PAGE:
How to Manage Pests

Pests in Gardens and Landscapes

Planting peppers and eggplants

Eggplants are generally not seeded directly, but grown from transplants because of their long growing season requirements. Peppers may be direct seeded in areas that have longer growing seasons. They are best planted on raised beds made by adding large amounts of soil amendments so that a bed is established above the previous level of soil. At each place a plant is desired, scatter seeds on moist soil, about 8 to 16 inches apart in the row. Plant more seeds than necessary so as to make up for any losses. Plant seeds in rows with 3 to 5 feet between rows. Push seeds just below the soil line. Fill these holes by scratching the surface, firm the soil lightly, and cover with a thin mulch of grass clippings or other organic material in order to hold soil moisture. Keep soil moist during the germination period. When the plants are about 3 inches high, thin to 2 feet apart down the row.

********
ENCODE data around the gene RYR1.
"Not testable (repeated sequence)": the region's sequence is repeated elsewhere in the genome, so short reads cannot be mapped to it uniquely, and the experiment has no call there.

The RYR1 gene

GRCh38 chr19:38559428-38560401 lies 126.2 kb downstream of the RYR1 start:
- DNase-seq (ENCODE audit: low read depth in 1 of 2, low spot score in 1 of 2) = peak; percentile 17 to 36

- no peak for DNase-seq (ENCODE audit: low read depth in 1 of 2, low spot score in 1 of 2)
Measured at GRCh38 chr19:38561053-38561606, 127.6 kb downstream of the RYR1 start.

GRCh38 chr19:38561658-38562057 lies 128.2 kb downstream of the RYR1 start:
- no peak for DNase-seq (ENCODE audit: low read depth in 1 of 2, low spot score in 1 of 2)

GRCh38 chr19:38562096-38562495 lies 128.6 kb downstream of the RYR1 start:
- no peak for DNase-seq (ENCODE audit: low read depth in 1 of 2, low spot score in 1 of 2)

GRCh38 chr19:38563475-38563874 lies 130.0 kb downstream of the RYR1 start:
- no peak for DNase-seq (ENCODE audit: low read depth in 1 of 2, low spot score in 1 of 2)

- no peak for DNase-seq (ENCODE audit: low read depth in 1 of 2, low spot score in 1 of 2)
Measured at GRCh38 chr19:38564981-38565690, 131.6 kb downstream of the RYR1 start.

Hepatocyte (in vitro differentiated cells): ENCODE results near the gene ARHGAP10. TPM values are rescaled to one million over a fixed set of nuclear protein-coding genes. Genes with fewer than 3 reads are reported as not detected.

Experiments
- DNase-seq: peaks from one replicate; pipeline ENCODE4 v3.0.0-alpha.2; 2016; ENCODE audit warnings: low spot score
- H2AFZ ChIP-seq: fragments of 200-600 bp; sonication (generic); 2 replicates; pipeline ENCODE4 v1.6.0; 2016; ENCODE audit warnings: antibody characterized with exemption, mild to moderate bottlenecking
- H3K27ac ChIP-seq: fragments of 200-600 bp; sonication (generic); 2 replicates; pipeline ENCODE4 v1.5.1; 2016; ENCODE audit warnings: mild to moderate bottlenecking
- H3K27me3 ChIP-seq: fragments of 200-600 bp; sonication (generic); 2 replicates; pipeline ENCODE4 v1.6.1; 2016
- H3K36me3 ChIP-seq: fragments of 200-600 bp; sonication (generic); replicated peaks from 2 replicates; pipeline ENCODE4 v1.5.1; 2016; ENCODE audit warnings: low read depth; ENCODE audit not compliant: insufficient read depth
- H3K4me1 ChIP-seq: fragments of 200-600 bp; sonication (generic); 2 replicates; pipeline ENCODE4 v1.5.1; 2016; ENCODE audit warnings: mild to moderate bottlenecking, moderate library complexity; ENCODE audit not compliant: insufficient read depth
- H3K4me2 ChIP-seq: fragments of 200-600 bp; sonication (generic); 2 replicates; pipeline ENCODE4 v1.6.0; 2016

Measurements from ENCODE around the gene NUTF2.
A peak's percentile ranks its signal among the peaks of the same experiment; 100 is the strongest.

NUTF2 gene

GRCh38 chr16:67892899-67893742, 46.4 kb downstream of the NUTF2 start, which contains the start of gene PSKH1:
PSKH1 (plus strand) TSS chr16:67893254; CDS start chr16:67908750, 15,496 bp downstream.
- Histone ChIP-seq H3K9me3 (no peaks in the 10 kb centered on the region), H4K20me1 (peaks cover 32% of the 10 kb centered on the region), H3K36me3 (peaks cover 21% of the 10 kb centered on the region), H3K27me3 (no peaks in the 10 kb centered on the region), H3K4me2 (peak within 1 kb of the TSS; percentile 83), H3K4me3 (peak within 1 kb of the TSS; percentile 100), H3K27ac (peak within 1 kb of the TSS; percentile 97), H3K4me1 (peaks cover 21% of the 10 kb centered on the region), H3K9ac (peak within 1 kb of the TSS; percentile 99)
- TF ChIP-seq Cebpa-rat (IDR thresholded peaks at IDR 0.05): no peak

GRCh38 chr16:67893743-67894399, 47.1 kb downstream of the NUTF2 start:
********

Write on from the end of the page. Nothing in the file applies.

For transplants, use young plants, 3 weeks old with 4 to 6 true leaves, wider than tall, stocky, succulent, and slightly hardened to outdoor conditions. Make sure the planting site is level. Spread and mix organic matter and a high granular phosphorus fertilizer over the area. Mark where you want each plant and make the hole deep enough to bury the stem as far as the first leaf. Place plants about 18 to 24 inches apart in 3- to 5-feet rows. Press the soil firmly around the plant and water thoroughly to remove any air pockets. If transplanting in the summer, shade the plants in the middle of the day for the first week or use floating row cover.

Direct seed


Statewide IPM Program, Agriculture and Natural Resources, University of California
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